In the run-up to the United State Presidential Election 2016, Taoiseach (Ireland's Prime Minister) Enda Kenny accused the Republican nominee Donald Trump of racism on the floor of the Irish parliament (the Dail). He now says he doesn’t regret it, despite being one of the first global leaders to speak with the President-elect following his victory.

Until the end of May of last year, Kenny had taken a largely conciliatory approach to Trump’s controversial campaign and divisive remarks, telling RTE that Trump had made “provocative remarks,” but that some of them had been “rowed back on.”

However, on May 31, when pressed by Fianna Fáil leader Micheal Martin and Anti-Austerity People Before Profit’s Richard Boyd Barrett during a Dáil (Irish parliament) session about the Irish government’s intentions should Trump be elected president, Kenny took a harder stance.

“Mr. Trump has talked about wiping people out across the Middle East and massively escalating US military action in that region,” Boyd Barrett said.

“Whatever about the previous differences between the Taoiseach and I on this issue, is he seriously going to tell the House that if Donald Trump was President of the United States, the Taoiseach would carry on with the policy of facilitating the US military at Shannon Airport?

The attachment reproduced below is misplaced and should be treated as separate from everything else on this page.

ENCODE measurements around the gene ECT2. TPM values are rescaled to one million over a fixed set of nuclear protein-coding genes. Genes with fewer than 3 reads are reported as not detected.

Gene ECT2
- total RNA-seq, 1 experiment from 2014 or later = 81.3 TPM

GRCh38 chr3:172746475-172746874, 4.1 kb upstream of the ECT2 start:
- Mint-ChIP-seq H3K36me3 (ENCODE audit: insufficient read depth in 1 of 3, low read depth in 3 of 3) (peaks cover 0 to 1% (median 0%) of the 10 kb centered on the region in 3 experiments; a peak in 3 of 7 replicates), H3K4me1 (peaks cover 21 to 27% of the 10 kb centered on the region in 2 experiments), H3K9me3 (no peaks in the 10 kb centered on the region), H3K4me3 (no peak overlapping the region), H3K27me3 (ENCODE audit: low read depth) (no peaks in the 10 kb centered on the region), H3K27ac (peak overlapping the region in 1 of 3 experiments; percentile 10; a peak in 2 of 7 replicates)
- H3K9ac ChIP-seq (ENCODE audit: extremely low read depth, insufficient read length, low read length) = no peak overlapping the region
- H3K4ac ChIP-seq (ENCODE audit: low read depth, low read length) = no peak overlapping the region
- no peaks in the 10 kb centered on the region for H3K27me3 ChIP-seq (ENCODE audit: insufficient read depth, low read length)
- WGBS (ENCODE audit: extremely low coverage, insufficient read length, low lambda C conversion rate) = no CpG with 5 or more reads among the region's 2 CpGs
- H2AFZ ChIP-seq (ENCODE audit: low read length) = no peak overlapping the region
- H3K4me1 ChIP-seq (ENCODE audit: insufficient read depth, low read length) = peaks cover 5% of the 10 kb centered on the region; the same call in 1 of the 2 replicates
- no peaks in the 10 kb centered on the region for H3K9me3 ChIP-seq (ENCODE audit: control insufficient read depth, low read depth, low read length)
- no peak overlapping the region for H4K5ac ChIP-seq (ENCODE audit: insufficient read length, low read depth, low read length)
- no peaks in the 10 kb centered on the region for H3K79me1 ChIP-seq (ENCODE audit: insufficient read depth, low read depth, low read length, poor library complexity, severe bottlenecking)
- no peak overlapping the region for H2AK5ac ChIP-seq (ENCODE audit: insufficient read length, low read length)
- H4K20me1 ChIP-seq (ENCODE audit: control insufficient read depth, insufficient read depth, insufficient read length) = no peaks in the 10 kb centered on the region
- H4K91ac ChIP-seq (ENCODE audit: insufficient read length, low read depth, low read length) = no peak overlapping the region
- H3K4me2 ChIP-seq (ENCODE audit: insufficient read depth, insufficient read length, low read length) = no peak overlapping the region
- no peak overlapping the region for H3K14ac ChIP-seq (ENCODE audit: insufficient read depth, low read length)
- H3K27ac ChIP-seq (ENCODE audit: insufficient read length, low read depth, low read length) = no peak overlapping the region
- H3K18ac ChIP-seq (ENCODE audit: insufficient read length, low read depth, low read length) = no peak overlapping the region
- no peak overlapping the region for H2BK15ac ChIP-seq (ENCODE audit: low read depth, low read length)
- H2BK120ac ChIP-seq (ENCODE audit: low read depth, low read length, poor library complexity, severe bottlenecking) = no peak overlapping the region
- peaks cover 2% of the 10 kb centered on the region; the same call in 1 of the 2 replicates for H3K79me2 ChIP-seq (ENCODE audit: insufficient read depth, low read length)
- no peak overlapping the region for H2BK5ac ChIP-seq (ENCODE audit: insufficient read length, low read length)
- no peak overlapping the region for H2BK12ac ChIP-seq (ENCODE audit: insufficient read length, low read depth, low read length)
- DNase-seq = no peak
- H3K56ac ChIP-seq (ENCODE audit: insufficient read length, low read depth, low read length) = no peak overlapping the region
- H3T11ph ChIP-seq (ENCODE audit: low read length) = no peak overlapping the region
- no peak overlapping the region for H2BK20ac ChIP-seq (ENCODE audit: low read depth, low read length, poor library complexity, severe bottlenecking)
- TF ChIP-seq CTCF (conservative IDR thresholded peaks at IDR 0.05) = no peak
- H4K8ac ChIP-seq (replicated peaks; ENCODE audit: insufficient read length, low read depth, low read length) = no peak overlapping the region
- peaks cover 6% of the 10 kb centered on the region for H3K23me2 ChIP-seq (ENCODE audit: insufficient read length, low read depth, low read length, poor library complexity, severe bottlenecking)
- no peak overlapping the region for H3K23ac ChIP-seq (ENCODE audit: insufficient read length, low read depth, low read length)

“If the Taoiseach did that, it would beggar belief because everybody recognizes what a dangerous man Donald Trump is.”

Kenny initially declined to comment, calling the topic of the next US president a “matter for the American people.”

Eventually, he concluded, “If Trump’s comments are racist and dangerous, which they are, there is an alternative to vote for.”

Asked now if he regrets those remarks, Kenny said he did not.

"I don't. I made my comment in the Dáil on comments that had been made by the then candidate," he said, according to

"I've since spoken to the President-Elect and we've agreed Ireland will continue to work with the in-coming administration in the interests of Ireland and the United States," he added.

Indeed, despite his past words on Trump, Kenny left some other European leaders green with envy when he became the first to speak with Donald Trump following his election win.

During the ten minute call with Kenny, Trump praised the decisions taken by Kenny's government on the Irish economy and confirmed that the US would continue to work with Ireland and would continue the St. Patrick’s Day tradition of inviting the Taoiseach to the White House.

“I had a very good conversation with the president-elect,” Kenny said at the time.

“He understands Ireland very well. He was complimentary about the decisions made about the economy here. He is looking forward to doing business with Ireland and I asked him specifically about Patrick’s Day, he is looking forward to continuing that tradition over many years.”